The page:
The huge assemblage turned toward the north as one individual. Eyes were focused on as many different spots in the slightly clouded sky in that direction as there were individuals in the park. The trained observers, however, shouted encouragingly to the people and tried to give a definite location in the northern sky where Ovington was approaching. The smoke bombs, which had been sent into the air at intervals of a couple of minutes apart during the previous 10 minutes or so, burst and made blotches of black against the blue [[?]] heavens.
Suddenly someone in he crowd [[?]] the aviator.
"There he is!" was the shout.
The thousands of interested persons stretched their necks and then another man picked out the little black speck hovering above a fleecy white cloud. The speck became larger and larger until it was plainly discernible to all.
"Wow!" yelled one man, waving his ha excitedly. "Look's like a darning needle!"
People squinted along the outstretched fingers of entire strangers and finally made out the rapidly approaching air craft. With the motionless outspread wings, the monoplane indeed appeared like a dragon fly. The cry was caught up by hundreds of voices. "Thee he comes!"
The third of a mile or so of automobiles set up a terrific honking and squealing, and the song of the siren was heard by the aviator long before he made out the field upon which he was to land.

Then the excitement took on an added notch as the monoplane was seen to drop lower in its flight. Cheers began to rend the air, and as the machine dropped again and again into still lower altitudes the band struck up a welcoming strain.
There was a sudden hush and in that interval the hum of the motor on the monoplane became audible, faintly at the first, but springing to a higher and still higher key as the air craft rapidly approached the landing spot.
Out on the field there was a bonfire throwing up a cloud of smoke, the smudge of which was to be a guide to the aviator as to his landing place. As Ovington's machine neared the confined space the car tipped downward at an angle and with a final clatter and whir dripped to rest on the greensward in as pretty and graceful a landing as could be wished.
Then the cheering rang out in earnest.

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over the northernmost limits of the city he had been sighted by all those who were awaiting his landing at Narragansett Park.
On and on came the aircraft, and bigger and bigger it grew. Milling flew higher than Ovington and did not start to descend as soon as the other man. The cavalry had cleared the centre of the field and as the biplane swept over the fence of the park and across the open area, cheer after cheer greeted the aviator.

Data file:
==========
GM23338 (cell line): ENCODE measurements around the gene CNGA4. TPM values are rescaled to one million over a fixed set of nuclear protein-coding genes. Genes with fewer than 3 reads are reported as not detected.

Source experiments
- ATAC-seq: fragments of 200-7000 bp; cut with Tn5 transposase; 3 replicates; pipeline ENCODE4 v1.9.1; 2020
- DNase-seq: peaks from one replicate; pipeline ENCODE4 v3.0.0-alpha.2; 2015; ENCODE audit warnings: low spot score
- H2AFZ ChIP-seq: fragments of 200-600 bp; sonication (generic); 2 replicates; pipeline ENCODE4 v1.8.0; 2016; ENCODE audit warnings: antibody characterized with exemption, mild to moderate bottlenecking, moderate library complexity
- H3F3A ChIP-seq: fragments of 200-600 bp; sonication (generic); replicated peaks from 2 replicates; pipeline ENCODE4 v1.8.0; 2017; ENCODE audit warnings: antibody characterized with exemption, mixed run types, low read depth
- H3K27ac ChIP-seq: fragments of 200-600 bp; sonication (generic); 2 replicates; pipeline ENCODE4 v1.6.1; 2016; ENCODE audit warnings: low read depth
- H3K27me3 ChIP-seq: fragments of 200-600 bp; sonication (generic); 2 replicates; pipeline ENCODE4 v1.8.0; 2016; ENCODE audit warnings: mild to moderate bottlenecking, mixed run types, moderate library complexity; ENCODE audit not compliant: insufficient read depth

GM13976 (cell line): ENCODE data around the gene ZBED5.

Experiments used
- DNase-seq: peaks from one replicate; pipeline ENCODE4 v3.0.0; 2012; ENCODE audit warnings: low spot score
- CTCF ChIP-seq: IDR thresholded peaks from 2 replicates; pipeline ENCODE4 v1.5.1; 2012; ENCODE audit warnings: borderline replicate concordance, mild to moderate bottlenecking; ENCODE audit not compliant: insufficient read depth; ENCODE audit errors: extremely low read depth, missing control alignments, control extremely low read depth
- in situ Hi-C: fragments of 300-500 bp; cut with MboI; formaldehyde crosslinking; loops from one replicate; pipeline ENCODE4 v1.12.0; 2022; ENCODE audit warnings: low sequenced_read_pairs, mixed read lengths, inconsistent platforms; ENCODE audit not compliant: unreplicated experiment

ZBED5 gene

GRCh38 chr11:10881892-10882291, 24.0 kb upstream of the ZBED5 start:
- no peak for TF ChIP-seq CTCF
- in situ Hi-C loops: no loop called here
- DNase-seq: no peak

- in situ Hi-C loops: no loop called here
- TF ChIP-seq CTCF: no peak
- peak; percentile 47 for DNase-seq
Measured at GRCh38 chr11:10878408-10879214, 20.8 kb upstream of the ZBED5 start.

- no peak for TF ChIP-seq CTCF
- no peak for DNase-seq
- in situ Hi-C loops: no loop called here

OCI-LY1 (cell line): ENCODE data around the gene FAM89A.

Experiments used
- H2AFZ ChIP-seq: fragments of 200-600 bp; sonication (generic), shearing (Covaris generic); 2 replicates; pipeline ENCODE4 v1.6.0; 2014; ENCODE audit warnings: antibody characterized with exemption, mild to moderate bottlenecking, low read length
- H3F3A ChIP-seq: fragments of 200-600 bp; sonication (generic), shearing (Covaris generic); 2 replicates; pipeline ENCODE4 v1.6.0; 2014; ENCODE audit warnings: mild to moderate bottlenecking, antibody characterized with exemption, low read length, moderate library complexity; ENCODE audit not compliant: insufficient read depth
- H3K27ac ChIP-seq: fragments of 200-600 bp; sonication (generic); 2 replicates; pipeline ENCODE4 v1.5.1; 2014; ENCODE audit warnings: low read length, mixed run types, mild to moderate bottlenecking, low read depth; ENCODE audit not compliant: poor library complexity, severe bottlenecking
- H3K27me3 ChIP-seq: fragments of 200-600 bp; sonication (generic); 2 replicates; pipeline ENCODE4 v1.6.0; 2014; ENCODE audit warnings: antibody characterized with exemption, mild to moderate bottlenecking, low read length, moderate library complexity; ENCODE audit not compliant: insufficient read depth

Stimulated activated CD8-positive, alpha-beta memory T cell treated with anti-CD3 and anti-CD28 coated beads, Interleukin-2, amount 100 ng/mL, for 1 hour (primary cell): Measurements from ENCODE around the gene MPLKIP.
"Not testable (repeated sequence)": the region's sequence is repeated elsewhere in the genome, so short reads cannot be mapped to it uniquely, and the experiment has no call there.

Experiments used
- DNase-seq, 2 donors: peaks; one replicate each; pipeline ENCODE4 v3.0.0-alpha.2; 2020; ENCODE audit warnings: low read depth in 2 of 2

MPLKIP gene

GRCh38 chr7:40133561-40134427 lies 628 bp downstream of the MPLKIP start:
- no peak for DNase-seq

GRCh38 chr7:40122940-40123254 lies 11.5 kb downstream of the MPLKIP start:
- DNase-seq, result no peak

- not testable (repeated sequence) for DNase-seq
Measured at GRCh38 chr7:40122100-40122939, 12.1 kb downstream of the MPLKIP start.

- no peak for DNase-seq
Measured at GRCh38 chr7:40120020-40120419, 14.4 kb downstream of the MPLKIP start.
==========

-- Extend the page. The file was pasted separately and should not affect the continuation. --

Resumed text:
He flew well beyond the white mark on the ground and then made a short turn and swept back on his course, coming to ground in a sharp descent and reaching a safe and successful landing on top of a slight knoll at the northerly end of the race track inclosure [[enclosure]]
  Then the crowd swarmed again and stood about the machine while the aviator was welcomed and escorted to the clubhouse by the committee.
  When the army airman made his departure, he circled about the grounds twice before setting down into his straightaway course to Boston, cheer after cheer following him as he stretched out on his long 42-mile dash.

Fifteen Thousand Watch Contests of labor Unionists.

Fully 15,000 yesterday attended the games of the Central Federated Union on the ball ground at Crescent Park. Cash prizes of $3 and $2 for first and seconds were offered in all events, with the exception of the three-legged race, for which the prices were $10 and $5.
  The summary: 100-yard dash - Won by B. Flanagan; J. Degnan, second. Boys' race - Won by John Mahon; F. McDermott, second. Girls' race - Won by May Brodie; Catherine McCarthy, second. Ladies' race - Won by Mrs. Curran; Miss Carpenter, second. Shoe race - Won by J. Degnan; F. Tremell, second. Hammer throw - Won by Thomas Shaw; Dennis O'Brien, second. Shot put - Won by Dennis O'Brien; Charles Cook, second. Fat men's race - Won by Charles Cook; M. Ryan, second. Three-legged race - Won by Degnan and Congdon; Wood and Cook, second; Trammell and Kirkconnel, third.

[[caption]] Crowd surrounding Ovington Just After He Was Greeted by Governor Pothier, Mayor Fletcher and the Reception Committee.

THE PROVIDENCE JOURNAL believes its advertisers have the right to know without inquiry all about its circulation.
The average daily circulation for July was
24,307 the larges of any month in July.
In quality as well as quantity of circulation the Journal has long been conspicuous among daily newspapers, having the unique distinction of being the only morning newspaper it its field. Many have started; it alone has survived and maintained its position.
Please note that the language and terminology used in this collection reflects the context and culture of the time of its creation, and may include culturally sensitive information. As an historical document, its contents may be at odds with contemporary views and terminology. The information within this collection does not reflect the views of the Smithsonian Institution, but is available in its original form to facilitate research. For questions or comments regarding sensitive content, access, and use related to this collection, please contact